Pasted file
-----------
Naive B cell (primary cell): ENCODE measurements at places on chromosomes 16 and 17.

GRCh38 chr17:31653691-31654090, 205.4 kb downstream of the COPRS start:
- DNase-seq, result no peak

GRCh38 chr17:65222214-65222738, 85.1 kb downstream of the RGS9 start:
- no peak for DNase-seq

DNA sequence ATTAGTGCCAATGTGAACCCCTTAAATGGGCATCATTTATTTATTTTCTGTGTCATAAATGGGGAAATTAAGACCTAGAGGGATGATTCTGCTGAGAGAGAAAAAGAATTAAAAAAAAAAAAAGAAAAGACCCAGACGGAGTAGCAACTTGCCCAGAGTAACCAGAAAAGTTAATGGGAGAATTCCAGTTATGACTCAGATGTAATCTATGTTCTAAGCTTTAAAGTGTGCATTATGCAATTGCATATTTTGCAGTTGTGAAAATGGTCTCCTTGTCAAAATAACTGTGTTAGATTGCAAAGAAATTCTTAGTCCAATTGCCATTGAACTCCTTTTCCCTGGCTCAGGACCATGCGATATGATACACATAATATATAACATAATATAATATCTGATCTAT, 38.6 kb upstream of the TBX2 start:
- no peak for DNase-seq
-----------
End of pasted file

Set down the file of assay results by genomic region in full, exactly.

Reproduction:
Naive B cell (primary cell): ENCODE measurements at places on chromosomes 16 and 17.

GRCh38 chr17:31653691-31654090, 205.4 kb downstream of the COPRS start:
- DNase-seq, result no peak

GRCh38 chr17:65222214-65222738, 85.1 kb downstream of the RGS9 start:
- no peak for DNase-seq

DNA sequence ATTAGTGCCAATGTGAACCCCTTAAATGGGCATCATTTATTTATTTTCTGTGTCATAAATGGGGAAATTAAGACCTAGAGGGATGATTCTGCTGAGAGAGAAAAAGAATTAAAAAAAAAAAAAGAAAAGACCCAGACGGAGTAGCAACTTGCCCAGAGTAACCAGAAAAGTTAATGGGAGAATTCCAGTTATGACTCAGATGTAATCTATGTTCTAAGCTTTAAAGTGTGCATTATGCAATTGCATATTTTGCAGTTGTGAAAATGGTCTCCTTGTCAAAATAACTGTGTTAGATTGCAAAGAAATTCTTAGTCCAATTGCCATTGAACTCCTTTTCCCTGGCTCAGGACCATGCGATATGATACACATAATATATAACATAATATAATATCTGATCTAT, 38.6 kb upstream of the TBX2 start:
- no peak for DNase-seq